Thursday, June 14, 2012

Birthday Bash

 It's traditional here in Paraguay to invite your friends or family over for asado.  A friend came over Friday evening and helped me clean the house and get things ready.  Then we watched a movie while I finished sewing the giant bean bag chair.  (I had no idea it would be so huge!!)  On Saturday morning I went with a friend to the grocery store and got everything we need for the asado from meat to paper products.  We made it out of the store for under $100USD, which I thought was pretty impressive for the amount of meat we bought!  I got things ready on Saturday, so that on Sunday after church we could all sit around and visit.

 The asado: wish you all could have come!

Praying for the meal

 Alicia and I shared our birthday, because hers was the day after mine.  We put (almost) enough candles on the cake for the both of us!  After a minor bonfire we got to taste the cake. :-) 

Afterwards we sat around talking until about 9 pm when everyone had to leave.


In May the mission hosted a two-week long conference on discourse analysis. 

"So...what exactly does that mean?" you're wondering.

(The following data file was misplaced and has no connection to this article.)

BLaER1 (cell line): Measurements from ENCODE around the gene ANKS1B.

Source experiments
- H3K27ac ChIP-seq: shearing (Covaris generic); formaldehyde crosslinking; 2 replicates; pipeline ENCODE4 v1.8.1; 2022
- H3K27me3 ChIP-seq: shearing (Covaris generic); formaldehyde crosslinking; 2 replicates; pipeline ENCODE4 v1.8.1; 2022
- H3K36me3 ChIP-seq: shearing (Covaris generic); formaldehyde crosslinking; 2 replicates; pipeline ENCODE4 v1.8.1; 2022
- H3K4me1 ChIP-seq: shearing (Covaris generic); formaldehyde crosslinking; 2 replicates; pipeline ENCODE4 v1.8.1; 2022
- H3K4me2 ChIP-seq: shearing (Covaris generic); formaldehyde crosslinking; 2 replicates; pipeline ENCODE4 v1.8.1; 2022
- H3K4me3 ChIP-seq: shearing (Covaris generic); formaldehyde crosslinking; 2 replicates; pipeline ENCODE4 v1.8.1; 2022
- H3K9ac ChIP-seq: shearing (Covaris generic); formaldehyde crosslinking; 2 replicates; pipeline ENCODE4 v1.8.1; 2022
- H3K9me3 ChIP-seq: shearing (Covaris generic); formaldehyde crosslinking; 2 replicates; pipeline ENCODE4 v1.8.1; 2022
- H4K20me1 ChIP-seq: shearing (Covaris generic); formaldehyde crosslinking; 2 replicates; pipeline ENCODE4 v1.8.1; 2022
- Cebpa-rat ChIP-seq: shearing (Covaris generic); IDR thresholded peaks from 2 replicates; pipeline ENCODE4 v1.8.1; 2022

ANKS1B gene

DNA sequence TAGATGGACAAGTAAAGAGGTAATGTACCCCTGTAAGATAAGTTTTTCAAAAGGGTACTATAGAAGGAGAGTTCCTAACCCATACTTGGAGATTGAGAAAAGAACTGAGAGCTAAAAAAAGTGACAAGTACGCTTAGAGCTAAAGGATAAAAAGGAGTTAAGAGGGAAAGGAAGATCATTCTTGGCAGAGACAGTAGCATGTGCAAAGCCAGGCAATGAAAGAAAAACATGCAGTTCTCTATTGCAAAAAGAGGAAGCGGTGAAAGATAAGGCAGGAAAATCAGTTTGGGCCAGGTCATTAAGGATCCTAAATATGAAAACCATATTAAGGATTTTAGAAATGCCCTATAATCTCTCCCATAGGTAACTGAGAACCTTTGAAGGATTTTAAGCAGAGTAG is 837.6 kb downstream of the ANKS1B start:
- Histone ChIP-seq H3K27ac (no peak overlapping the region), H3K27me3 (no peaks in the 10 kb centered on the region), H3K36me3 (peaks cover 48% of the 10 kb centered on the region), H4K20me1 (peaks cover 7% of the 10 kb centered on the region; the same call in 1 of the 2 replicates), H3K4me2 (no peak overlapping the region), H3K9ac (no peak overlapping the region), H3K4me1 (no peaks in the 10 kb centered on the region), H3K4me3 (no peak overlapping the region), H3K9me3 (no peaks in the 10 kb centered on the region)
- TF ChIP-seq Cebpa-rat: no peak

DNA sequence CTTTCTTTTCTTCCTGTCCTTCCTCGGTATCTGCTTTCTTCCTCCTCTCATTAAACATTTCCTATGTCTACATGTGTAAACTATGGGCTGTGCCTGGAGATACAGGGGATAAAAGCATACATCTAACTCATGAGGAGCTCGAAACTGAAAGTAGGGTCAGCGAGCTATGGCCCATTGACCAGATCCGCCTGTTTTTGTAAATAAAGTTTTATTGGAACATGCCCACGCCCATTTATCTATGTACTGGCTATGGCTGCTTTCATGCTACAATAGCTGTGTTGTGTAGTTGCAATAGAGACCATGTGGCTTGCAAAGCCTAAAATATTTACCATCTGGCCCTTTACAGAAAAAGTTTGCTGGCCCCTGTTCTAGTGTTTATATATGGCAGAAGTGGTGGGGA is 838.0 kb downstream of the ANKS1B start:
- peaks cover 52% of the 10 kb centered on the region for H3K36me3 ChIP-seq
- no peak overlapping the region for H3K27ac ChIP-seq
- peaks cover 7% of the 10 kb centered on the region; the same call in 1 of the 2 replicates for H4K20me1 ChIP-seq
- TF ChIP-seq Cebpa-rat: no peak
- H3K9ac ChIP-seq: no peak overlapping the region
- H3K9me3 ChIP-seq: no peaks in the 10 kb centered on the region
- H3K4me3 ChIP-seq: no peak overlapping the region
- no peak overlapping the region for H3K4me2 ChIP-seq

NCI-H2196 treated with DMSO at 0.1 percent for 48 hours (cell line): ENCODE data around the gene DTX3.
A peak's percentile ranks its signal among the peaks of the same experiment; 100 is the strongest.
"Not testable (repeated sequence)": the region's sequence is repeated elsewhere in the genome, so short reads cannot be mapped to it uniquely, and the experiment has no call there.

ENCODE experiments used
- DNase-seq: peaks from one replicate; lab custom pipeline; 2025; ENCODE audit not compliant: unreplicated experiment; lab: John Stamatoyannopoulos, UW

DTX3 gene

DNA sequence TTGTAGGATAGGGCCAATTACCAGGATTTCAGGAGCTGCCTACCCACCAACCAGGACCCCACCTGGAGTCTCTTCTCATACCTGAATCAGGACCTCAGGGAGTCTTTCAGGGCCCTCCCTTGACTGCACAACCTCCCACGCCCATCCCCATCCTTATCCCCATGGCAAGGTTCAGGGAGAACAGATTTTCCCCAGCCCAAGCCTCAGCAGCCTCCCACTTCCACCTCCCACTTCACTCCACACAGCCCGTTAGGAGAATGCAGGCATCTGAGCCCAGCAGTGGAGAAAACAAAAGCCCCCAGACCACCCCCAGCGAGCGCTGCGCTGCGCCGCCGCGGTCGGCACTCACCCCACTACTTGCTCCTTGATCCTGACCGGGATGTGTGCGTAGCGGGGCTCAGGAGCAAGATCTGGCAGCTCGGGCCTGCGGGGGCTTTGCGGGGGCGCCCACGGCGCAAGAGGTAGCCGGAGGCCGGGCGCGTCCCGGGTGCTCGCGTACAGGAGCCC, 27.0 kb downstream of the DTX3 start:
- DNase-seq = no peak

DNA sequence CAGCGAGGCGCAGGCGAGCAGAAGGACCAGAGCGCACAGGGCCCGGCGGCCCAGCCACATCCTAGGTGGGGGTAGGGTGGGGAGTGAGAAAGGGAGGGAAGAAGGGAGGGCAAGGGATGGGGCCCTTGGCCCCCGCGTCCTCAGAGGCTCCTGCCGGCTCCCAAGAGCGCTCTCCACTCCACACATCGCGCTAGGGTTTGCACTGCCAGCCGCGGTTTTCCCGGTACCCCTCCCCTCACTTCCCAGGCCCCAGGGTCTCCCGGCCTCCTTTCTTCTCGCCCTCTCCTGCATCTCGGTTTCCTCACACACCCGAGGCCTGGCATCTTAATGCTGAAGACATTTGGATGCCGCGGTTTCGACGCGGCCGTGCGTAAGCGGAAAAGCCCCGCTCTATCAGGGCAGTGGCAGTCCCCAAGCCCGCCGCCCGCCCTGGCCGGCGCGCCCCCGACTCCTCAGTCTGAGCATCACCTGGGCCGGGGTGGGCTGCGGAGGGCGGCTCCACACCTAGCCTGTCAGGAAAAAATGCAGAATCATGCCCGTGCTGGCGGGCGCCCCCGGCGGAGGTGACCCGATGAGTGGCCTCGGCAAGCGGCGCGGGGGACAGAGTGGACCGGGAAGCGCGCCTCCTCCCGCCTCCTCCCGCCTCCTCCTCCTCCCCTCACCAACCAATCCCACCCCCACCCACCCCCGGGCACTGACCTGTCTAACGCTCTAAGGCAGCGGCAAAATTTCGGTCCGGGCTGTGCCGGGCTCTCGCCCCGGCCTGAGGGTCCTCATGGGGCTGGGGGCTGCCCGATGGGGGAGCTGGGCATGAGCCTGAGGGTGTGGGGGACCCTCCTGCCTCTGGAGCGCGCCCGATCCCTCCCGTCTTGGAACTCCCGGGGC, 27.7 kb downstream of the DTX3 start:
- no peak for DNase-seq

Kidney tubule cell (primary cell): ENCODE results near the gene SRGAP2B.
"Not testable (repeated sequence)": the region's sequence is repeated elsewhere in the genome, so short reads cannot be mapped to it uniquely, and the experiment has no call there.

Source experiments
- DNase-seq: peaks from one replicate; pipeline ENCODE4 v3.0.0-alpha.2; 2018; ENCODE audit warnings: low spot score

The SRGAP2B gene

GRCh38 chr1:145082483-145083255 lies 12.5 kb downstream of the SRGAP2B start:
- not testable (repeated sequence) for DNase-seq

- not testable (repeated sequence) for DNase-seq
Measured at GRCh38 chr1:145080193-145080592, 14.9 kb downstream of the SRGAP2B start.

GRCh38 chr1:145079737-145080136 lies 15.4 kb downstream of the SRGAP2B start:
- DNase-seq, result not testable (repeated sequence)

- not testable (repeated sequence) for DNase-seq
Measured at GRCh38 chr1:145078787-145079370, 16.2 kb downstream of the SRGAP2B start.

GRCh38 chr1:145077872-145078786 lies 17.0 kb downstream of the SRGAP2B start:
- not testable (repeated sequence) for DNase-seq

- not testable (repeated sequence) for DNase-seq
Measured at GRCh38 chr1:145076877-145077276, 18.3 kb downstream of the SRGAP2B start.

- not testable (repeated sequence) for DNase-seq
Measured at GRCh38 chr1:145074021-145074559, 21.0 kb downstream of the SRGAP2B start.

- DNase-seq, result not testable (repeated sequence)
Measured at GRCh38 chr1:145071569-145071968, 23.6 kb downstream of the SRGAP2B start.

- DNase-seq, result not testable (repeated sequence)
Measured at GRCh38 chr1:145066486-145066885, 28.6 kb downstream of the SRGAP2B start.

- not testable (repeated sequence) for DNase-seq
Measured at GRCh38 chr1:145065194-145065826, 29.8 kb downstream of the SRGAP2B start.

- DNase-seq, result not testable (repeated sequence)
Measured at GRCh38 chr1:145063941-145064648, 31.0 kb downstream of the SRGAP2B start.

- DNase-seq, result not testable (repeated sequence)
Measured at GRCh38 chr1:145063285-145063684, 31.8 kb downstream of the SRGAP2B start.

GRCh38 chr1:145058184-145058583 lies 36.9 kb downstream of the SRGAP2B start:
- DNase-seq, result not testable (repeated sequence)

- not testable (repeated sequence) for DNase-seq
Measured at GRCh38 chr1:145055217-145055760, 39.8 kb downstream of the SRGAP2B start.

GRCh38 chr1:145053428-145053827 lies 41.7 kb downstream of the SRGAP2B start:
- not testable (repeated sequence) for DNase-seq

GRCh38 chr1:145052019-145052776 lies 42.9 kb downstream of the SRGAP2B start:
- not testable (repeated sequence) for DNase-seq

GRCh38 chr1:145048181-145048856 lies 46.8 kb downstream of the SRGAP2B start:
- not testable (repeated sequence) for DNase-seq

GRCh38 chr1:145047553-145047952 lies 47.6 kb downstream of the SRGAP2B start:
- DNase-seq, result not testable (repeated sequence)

That's how we all felt, too!  A few months ahead of time, we were told to ask friends for stories.  I recorded a few different stories, one about a strike that a friend's little brother did at school when he was 10, a legend about a certain flower, one about a traditional character that tries to get into heaven, and the Joseph story from Genesis.  It was hard at first to choose just one, but in the end I chose the legend about the flower.

In the mornings we had about 4 hours of lecture: (I'm in the third row along the right wall)

In the afternoons we had opportunities for one-on-one time with different co-workers.  This lady gave most of the conference and helped us all to understand how to analyze what a person is saying and how they put the "big chunks" together.  For example, stories versus recipes.

 I set up shop in the corner and got to work.  I really enjoy this kind of work, and look forward to possible doing it in the tribe one day.  This time I used Spanish, and put it into an Excel chart to categorize all the different parts of the gets crazy-technical from there!

Representing over five countries of service, and many new brothers and sisters in Christ: